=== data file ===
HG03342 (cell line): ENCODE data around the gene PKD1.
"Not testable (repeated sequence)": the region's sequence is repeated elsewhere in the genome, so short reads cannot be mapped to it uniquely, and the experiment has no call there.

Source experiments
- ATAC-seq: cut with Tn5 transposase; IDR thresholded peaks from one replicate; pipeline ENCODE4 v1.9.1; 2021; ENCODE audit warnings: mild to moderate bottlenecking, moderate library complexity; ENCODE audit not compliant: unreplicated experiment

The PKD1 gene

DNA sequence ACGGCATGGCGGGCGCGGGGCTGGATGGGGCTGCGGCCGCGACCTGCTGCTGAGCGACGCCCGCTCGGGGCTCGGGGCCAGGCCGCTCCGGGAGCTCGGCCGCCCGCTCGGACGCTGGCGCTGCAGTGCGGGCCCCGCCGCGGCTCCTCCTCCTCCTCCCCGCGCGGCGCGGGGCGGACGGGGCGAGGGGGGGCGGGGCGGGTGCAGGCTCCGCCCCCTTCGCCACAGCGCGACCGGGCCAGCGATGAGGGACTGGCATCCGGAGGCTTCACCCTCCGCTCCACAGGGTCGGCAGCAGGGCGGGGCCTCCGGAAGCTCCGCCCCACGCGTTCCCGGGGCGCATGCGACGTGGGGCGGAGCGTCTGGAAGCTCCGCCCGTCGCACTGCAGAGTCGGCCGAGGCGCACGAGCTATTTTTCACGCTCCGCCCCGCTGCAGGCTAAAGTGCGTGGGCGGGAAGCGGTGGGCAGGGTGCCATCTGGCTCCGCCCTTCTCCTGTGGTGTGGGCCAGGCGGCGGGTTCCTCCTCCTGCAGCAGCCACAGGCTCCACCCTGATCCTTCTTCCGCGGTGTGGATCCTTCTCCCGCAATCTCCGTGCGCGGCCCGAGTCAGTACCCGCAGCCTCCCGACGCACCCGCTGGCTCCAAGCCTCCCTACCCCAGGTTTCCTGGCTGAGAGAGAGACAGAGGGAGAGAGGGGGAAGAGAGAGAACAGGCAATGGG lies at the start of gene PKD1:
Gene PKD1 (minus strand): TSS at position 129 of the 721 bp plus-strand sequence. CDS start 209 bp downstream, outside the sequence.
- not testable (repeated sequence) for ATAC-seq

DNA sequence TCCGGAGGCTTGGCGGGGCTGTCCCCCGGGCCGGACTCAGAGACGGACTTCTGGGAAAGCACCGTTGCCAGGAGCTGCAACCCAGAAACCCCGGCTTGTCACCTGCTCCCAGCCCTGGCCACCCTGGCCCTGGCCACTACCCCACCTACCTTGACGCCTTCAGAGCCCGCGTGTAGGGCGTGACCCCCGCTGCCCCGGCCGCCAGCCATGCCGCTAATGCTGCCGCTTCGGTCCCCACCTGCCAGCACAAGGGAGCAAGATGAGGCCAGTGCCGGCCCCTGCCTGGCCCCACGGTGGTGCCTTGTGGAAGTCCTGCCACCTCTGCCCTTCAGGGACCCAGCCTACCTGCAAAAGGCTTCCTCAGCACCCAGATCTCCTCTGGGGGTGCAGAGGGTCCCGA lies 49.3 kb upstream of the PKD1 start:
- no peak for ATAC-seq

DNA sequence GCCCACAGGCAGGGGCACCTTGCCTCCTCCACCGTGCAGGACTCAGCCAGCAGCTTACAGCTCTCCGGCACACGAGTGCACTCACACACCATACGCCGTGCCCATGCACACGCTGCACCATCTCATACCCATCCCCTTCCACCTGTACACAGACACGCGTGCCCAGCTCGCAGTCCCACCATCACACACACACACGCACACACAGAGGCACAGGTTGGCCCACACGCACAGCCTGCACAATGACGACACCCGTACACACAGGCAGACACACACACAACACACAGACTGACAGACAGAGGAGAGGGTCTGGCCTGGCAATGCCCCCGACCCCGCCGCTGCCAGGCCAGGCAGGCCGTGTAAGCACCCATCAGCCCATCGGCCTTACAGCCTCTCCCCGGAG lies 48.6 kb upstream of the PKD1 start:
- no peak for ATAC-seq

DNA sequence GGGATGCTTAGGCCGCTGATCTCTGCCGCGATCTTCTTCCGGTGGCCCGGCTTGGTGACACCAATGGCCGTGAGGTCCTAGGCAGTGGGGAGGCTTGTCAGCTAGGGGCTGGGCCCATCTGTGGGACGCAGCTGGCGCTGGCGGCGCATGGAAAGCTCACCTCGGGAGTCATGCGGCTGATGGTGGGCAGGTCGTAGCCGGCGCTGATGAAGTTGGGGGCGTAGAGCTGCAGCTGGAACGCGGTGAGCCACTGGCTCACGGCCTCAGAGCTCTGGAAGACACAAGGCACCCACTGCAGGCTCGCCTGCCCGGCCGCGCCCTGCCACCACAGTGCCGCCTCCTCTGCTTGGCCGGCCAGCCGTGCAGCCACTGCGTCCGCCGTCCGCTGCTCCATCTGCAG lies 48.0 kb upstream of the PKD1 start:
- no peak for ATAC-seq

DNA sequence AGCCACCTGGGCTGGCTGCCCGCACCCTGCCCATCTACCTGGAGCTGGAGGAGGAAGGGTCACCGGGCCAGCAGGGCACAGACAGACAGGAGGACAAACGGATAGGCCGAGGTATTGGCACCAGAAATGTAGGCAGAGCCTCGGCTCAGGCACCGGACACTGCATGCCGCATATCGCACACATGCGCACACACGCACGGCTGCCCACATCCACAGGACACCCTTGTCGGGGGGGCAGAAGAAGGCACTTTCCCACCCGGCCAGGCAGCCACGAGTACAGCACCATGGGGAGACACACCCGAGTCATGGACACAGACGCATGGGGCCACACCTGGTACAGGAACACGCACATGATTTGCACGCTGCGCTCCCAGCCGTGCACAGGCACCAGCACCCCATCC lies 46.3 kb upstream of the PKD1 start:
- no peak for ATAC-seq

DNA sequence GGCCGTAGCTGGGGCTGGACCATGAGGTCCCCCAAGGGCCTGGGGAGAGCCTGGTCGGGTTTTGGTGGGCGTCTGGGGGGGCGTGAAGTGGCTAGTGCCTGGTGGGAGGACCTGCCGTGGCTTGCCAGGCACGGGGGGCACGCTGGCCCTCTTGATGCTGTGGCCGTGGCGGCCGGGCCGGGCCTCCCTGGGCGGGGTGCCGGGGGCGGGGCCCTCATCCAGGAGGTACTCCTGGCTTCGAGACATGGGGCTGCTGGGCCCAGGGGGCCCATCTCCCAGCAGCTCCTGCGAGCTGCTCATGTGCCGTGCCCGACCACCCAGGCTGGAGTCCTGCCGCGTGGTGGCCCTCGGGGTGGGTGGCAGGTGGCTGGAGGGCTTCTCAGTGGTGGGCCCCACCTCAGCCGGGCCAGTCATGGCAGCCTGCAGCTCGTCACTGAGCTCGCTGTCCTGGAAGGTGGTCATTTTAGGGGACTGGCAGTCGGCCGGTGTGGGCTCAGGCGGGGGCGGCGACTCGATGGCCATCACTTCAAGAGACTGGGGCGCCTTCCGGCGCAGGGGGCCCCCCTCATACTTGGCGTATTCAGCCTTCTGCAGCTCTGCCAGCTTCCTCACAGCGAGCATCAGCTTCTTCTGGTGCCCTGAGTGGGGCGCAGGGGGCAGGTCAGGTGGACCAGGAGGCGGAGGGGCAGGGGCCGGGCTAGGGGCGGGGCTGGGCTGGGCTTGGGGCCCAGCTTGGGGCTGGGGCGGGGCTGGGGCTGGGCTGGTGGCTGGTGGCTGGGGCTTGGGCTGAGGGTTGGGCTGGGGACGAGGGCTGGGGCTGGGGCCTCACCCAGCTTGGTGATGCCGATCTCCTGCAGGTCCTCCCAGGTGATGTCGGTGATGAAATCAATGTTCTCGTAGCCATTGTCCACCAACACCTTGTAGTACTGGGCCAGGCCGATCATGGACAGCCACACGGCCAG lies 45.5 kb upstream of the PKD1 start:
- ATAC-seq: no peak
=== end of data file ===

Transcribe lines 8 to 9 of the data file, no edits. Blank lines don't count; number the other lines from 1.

- not testable (repeated sequence) for ATAC-seq

DNA sequence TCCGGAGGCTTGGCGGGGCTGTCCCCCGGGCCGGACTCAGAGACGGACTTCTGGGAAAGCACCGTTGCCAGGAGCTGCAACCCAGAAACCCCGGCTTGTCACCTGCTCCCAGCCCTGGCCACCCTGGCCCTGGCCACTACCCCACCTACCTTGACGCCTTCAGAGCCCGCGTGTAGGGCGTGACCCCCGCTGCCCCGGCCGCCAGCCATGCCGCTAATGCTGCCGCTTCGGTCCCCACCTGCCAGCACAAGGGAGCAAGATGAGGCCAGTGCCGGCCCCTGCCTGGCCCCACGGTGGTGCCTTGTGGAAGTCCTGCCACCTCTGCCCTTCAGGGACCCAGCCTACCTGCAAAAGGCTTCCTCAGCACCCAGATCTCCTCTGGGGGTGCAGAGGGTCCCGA lies 49.3 kb upstream of the PKD1 start: